Every week Casefile Clues brings you one or more of the following:
- Sources--Some weeks Casefile Clues focuses on a specific source or type of record, discussing how that source can be accessed, researched, and interpreted.
- Methodology--Some weeks Casefile Clues works on one of Michael's problems. Many times these problems are "in progress," and Casefile Clues reflects that by explaining what was researched, why it was researched, and where to go next (and why).
- Case Studies--Some weeks Casefile Clues focuses on a specific record on a specific person and analyzes that record, discusses what it says (and what it does not) and where to go next based upon that person and the specific record.
- Citations--Casefile Clues includes citations of sources and records. Articles can easily be read without them, but we include citations for those who prefer to have them and we do try and model citations in the style of Evidence Explained.
- Reasons--Casefile Clues tries to give you insight into why certain research avenues were pursued over others. Often the genealogist simply does not have time or money to locate every piece of paper available. Sometimes it is necessary to go with what likely will give us the "most bang for the buck."
- Readable--We work very hard to make Casefile Clues readable. Columns are not "fluff" or generic "how-to" pieces.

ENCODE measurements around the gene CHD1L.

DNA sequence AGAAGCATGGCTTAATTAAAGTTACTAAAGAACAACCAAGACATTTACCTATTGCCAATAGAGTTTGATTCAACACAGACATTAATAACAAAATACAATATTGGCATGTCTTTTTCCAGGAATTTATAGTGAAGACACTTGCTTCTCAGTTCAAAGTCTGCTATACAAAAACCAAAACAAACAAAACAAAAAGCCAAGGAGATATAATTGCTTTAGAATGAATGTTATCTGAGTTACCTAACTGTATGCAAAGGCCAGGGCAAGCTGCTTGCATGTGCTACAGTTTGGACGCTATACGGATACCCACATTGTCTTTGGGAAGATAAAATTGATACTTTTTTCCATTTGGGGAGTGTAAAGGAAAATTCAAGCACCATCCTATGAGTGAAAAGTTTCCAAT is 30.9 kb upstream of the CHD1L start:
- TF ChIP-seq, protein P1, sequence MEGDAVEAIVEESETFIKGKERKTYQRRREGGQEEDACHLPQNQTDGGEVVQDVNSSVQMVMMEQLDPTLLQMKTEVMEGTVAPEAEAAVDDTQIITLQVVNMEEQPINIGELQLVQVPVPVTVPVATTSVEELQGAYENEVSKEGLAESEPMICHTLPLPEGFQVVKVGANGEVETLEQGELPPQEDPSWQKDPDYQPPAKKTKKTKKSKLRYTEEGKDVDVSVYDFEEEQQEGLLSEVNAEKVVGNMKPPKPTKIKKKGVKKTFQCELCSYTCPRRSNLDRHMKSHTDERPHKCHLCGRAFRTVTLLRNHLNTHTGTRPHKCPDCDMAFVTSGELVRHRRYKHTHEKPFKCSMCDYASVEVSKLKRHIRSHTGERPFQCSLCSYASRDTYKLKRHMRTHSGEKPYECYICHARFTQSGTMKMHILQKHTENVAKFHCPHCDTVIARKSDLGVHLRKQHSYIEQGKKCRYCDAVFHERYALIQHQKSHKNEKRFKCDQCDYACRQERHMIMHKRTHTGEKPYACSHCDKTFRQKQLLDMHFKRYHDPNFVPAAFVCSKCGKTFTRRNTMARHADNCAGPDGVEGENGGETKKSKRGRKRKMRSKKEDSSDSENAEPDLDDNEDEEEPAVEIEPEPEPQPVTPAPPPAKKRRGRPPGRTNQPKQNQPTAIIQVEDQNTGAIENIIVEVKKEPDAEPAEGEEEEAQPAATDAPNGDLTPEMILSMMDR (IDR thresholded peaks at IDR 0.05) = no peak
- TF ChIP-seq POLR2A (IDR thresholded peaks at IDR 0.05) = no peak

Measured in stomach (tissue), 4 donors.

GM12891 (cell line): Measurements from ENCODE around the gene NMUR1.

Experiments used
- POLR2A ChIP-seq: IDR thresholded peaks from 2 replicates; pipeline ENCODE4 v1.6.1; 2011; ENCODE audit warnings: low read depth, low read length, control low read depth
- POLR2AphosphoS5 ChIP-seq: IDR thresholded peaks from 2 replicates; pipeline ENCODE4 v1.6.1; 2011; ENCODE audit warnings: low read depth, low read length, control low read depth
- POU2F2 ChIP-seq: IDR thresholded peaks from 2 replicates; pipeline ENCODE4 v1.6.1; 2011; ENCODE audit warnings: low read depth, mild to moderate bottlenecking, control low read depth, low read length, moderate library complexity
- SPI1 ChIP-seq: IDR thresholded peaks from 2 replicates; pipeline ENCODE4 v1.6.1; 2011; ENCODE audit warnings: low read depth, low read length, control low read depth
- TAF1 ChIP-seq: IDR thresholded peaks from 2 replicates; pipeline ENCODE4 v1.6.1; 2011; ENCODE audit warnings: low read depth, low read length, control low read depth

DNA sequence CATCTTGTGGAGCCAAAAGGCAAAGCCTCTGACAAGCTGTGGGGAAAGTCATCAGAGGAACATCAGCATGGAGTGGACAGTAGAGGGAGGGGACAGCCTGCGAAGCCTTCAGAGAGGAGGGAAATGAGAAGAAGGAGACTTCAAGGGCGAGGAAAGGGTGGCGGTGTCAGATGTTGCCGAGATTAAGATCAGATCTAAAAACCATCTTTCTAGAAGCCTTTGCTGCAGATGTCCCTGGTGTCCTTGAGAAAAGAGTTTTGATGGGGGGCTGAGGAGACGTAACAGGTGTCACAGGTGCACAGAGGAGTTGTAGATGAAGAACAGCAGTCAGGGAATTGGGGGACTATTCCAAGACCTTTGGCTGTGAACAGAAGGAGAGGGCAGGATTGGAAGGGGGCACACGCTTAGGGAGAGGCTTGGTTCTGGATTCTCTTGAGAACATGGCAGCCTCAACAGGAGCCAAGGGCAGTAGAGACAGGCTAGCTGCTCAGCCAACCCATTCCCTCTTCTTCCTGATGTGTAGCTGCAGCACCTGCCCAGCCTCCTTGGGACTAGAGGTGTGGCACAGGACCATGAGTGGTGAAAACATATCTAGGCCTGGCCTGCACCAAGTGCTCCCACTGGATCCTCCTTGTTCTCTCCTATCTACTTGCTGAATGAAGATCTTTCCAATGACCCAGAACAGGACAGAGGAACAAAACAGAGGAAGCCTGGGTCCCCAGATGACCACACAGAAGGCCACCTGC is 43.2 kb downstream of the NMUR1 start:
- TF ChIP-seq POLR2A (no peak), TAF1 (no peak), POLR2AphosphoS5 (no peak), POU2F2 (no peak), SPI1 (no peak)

- Coverage--Casefile Clues covers all American time periods and records. All families discussed come from the ancestry of Michael's children who lived in a variety of states and countries. All examples are from actual families on which Michael has worked or is working. If you are subscribing when Casefile Clues begins discussing Philip Troutfetter, you'll see that you just can't make this stuff up.
And no agenda--because there are no advertisers to irritate, I can say whatever I want. I'm usually not controversial because it is about the research. But if I use something or mention it, it is because I actually use it.
And if really want to help---consider having Michael present at your seminar or workshop. Handouts and "overheads" are regularly updated, often with newsletter examples, and I've been called "engaging," "entertaining," and "informative." I know you're not going to remember every word I say, so I keep that in mind when presenting. The goal of my presentations is to motivate you by the use of examples to get out there and get researching and to write and analyze in the process.